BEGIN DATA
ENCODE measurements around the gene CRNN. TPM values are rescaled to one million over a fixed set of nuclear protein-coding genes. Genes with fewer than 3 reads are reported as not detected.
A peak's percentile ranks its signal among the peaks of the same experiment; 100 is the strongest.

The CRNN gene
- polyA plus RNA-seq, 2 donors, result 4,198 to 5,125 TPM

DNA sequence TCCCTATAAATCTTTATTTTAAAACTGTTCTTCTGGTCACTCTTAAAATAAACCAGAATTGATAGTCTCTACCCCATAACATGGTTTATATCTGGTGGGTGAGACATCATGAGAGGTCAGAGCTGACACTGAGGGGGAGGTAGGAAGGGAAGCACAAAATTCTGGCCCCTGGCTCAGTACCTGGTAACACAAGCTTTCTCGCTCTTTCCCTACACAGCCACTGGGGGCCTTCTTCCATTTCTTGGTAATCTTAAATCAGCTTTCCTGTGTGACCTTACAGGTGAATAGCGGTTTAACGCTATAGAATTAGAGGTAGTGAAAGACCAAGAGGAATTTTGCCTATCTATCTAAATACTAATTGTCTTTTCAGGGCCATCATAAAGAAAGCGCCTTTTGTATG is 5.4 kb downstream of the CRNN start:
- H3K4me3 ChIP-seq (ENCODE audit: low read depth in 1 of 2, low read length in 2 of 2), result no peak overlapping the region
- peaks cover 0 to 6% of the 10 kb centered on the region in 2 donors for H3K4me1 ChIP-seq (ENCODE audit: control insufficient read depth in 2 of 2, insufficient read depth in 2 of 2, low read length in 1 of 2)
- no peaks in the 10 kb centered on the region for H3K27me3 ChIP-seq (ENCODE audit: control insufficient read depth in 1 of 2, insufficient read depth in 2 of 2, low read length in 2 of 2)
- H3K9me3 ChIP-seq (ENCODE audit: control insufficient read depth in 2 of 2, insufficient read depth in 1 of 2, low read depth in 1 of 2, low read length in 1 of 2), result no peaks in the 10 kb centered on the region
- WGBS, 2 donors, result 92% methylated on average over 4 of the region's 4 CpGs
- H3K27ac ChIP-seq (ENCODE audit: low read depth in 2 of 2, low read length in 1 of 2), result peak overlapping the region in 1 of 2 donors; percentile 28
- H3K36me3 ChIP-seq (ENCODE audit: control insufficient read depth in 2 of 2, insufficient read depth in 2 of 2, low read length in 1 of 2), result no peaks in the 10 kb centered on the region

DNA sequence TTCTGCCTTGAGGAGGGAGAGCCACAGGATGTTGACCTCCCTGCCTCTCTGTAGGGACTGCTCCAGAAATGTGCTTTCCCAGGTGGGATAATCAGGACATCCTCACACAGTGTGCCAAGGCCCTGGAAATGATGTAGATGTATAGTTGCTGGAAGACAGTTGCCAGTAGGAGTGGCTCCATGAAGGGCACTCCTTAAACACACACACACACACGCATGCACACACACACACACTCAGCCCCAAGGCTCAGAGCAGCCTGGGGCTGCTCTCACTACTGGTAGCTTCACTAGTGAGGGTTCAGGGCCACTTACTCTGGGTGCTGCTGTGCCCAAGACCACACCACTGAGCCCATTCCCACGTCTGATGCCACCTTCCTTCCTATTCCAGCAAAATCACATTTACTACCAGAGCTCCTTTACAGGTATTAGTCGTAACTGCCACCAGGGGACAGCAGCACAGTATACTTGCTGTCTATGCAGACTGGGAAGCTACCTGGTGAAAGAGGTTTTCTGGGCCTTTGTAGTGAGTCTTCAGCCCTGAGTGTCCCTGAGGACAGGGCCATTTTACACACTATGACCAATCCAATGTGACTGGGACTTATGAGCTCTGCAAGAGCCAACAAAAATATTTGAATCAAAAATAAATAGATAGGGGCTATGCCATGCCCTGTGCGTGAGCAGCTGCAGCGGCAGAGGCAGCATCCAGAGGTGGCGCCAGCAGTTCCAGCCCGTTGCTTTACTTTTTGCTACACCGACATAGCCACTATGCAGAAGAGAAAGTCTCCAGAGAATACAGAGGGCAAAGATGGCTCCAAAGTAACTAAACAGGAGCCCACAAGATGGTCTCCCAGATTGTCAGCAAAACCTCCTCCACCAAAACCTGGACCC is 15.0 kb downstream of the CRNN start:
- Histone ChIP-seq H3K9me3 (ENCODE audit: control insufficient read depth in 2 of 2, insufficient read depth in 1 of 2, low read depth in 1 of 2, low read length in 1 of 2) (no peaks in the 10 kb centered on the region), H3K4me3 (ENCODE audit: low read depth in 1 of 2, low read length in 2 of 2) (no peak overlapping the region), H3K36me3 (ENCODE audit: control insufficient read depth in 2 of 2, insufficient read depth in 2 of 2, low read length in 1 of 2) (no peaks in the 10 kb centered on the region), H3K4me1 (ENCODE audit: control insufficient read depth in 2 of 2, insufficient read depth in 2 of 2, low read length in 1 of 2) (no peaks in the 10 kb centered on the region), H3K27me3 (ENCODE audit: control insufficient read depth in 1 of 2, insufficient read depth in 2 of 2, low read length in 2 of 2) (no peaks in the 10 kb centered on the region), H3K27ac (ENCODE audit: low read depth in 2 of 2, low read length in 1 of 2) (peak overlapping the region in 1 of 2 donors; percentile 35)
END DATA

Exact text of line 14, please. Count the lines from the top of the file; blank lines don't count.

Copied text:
- Histone ChIP-seq H3K9me3 (ENCODE audit: control insufficient read depth in 2 of 2, insufficient read depth in 1 of 2, low read depth in 1 of 2, low read length in 1 of 2) (no peaks in the 10 kb centered on the region), H3K4me3 (ENCODE audit: low read depth in 1 of 2, low read length in 2 of 2) (no peak overlapping the region), H3K36me3 (ENCODE audit: control insufficient read depth in 2 of 2, insufficient read depth in 2 of 2, low read length in 1 of 2) (no peaks in the 10 kb centered on the region), H3K4me1 (ENCODE audit: control insufficient read depth in 2 of 2, insufficient read depth in 2 of 2, low read length in 1 of 2) (no peaks in the 10 kb centered on the region), H3K27me3 (ENCODE audit: control insufficient read depth in 1 of 2, insufficient read depth in 2 of 2, low read length in 2 of 2) (no peaks in the 10 kb centered on the region), H3K27ac (ENCODE audit: low read depth in 2 of 2, low read length in 1 of 2) (peak overlapping the region in 1 of 2 donors; percentile 35)